Her administration has been accused of being Beijing’s puppet.

“I did not receive instructions from Beijing,” she insisted.

“We are duty bound to address the deficiencies pointed out by Western democracies like the G7,” Lam added.

Lam was referring to the longstanding legal loophole in Hong Kong, which does not give the government sufficient authority to combat transnational crimes such as money laundering.

Critics say it then leads to the city becoming a safe haven for criminals.

But Hongkongers are not buying it

But protestors do not buy the government’s justification.

They say the Hong Kong government is just using the case as an excuse, and that even Taiwan itself does not support the extradition law, AFP reported.

Support for the movement elsewhere

The protests have sparked a show of solidarity from people elsewhere, with demonstrators from as many as 12 cities taking to the streets, including Sydney and New York.

Taiwanese President Tsai Ing-wen, known for her pro-democracy stance, took to Facebook to show her support too.

She said that over the last 22 years since the handover, the “one country, two systems” model has reduced Hong Kong’s autonomy and rule of law, despite the city being proudly democratic in the past.

What was mainland China’s response?

English-language Chinese state media, China Daily, published a commentary on Sunday, June 9, that claimed the protest was undermining the city’s rule of law, and that the protestors were unreasonable for opposing such a sensible law.

The commentary also blamed “foreign forces” for influencing the situation in Hong Kong.

Similarly, in a commentary published in Chinese on Monday, June 10, Chinese belligerent tabloid Global Times also claimed the protests were instigated by “foreign forces”, and were carried out in collusion with Hong Kong extremists.

Chinese media slams Hong Kong protests as Western “collusion”, says protesters were misled

Are the protests going to work?

Unlikely.

Although the 2003 protests against the passing of an anti-sedition law proved to be successful, with the law ended up getting dropped, the political situation in Hong Kong has arguably changed since then.

While as many as 510,000 people — according to the organisers — took to the streets in 2014 to call for “genuine” universal suffrage in the Occupy Central protests, which was also known as the Umbrella Movement, their effort ultimately failed.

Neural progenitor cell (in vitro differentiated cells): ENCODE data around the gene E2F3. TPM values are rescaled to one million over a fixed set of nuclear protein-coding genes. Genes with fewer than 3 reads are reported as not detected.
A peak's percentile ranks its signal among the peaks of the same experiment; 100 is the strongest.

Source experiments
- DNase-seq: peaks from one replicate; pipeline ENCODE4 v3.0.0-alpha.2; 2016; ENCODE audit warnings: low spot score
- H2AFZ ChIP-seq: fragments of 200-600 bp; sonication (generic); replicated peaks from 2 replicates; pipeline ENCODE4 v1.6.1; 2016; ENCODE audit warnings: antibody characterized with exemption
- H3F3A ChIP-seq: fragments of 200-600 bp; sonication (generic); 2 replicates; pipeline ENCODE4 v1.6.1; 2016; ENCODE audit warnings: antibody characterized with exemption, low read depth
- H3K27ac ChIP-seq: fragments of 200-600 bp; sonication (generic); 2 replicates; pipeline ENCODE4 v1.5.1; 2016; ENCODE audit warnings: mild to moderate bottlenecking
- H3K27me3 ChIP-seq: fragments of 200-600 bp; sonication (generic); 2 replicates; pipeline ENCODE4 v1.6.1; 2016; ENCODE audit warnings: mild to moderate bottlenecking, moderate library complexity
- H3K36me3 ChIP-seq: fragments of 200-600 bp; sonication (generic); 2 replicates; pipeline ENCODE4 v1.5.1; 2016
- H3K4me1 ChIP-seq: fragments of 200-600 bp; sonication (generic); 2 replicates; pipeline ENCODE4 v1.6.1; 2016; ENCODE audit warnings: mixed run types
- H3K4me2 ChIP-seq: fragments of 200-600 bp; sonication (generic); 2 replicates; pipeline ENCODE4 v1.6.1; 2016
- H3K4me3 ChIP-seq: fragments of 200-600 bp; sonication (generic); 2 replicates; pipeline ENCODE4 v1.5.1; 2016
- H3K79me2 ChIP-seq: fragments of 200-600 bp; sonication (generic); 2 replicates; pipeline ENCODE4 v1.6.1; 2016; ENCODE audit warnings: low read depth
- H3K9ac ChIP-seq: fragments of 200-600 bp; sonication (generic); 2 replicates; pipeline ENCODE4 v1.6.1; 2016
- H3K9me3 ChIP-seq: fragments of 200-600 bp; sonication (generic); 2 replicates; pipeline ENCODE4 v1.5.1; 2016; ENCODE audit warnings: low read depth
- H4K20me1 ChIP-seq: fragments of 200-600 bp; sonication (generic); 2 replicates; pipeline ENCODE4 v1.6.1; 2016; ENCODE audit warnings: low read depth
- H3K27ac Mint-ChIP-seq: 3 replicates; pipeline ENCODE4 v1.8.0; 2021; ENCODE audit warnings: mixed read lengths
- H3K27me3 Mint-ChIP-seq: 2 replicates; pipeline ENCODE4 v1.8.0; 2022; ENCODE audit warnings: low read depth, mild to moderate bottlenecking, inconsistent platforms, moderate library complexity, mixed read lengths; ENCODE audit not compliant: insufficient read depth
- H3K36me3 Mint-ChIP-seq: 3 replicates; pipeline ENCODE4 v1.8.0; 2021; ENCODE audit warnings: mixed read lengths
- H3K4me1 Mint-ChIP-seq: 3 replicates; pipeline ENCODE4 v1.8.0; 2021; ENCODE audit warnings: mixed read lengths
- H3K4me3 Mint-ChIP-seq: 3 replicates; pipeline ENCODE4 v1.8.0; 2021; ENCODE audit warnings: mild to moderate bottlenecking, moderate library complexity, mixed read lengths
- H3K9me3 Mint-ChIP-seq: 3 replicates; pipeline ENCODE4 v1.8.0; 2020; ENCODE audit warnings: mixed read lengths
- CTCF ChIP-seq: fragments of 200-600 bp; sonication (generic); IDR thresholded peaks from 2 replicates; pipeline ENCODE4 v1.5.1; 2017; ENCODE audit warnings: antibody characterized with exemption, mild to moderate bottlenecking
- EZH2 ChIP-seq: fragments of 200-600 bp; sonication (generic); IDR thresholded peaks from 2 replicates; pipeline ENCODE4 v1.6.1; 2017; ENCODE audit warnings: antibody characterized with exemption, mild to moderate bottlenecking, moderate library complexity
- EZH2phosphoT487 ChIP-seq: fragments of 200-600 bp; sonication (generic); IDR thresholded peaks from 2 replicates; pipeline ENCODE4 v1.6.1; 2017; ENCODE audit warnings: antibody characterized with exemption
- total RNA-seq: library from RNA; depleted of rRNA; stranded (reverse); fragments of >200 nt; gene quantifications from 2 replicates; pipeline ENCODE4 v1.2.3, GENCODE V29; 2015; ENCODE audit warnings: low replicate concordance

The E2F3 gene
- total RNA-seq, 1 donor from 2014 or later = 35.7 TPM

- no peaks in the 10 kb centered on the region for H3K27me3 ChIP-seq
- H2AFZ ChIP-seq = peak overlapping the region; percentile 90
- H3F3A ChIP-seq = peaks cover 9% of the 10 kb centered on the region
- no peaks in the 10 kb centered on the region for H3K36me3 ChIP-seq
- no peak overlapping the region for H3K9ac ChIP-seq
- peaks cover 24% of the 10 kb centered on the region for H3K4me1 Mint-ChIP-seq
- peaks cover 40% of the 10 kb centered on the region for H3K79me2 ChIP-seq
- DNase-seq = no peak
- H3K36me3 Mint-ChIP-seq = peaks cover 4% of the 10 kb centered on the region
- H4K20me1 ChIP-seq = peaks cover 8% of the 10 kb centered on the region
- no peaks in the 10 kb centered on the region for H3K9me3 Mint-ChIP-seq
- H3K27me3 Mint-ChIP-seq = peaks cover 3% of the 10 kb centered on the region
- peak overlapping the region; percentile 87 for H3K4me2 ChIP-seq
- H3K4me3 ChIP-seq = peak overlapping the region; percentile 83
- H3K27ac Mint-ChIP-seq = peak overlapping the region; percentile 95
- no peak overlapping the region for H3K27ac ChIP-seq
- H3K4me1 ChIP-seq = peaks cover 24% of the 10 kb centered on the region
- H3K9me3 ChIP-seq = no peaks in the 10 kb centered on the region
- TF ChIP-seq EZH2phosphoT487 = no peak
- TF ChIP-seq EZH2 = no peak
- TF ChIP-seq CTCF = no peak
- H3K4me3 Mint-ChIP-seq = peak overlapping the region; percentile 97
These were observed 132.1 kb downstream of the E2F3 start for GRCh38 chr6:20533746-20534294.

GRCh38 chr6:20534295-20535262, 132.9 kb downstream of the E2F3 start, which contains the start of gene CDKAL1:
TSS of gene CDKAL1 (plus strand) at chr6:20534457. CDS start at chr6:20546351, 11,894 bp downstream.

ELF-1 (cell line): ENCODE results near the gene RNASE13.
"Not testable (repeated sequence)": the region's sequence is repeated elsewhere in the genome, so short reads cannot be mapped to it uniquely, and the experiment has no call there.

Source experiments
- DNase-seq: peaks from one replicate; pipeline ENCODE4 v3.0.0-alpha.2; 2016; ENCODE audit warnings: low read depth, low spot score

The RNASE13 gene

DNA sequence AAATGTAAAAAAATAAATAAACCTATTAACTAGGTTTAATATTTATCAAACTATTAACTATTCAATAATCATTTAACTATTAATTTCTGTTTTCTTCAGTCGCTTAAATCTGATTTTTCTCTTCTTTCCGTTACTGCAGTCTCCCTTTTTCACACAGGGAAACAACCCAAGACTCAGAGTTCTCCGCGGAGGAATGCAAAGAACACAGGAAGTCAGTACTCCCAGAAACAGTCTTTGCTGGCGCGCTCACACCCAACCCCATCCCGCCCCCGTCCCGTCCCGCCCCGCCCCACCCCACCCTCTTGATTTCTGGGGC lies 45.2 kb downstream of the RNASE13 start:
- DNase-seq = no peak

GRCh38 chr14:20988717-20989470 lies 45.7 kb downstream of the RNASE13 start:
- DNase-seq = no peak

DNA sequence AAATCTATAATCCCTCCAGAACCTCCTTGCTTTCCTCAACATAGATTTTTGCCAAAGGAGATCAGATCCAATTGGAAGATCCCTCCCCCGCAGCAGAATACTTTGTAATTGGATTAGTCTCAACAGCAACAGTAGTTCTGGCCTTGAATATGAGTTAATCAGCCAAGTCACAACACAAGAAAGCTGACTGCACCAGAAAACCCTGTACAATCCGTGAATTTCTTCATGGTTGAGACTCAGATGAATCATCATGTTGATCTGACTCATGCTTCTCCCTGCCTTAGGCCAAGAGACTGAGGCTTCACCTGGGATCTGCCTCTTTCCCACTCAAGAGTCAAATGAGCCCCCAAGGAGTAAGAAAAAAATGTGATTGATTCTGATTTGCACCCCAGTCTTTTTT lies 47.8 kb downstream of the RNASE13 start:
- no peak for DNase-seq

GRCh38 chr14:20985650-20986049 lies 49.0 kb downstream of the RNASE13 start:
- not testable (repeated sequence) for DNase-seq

The movement was forcibly dismantled by the police with no concessions granted by the Hong Kong or Chinese authorities.

There are no signs thus far that things are going to be any different this time round.

Despite the overwhelming turnout for Sunday’s protest, Monday’s press conference by the Hong Kong government saw them standing firmly by their decision to see the passing of the law through.

Hongkongers are still willing to fight for their rights

The latest demonstration saw Hongkongers from diverse parts of society joining in, including first-time protestors and businesspeople.

In contrast, the 2014 Occupy Central protests were mainly led by student activists.

The movement was not popular across different segments of society, and was deemed disruptive to businesses.

However, Sunday’s events say otherwise.

It showed that the Hong Kong people are still willing to fight to protect their existing rights, despite the fizzling out of the 2014 pro-democracy movement in the face of unyielding pressure from Beijing.

This latest protest can also be seen as part of the wider pushback from Hongkongers against the perceived tightening grip the central government in Beijing has on the Special Administrative Region (SAR), especially since Chinese President Xi Jinping took office in 2012.

The “one country, two systems” model that Hong Kong is under is set to end in 2047.

Top image adapted via Erin Hale/Twitter

About Kayla Wong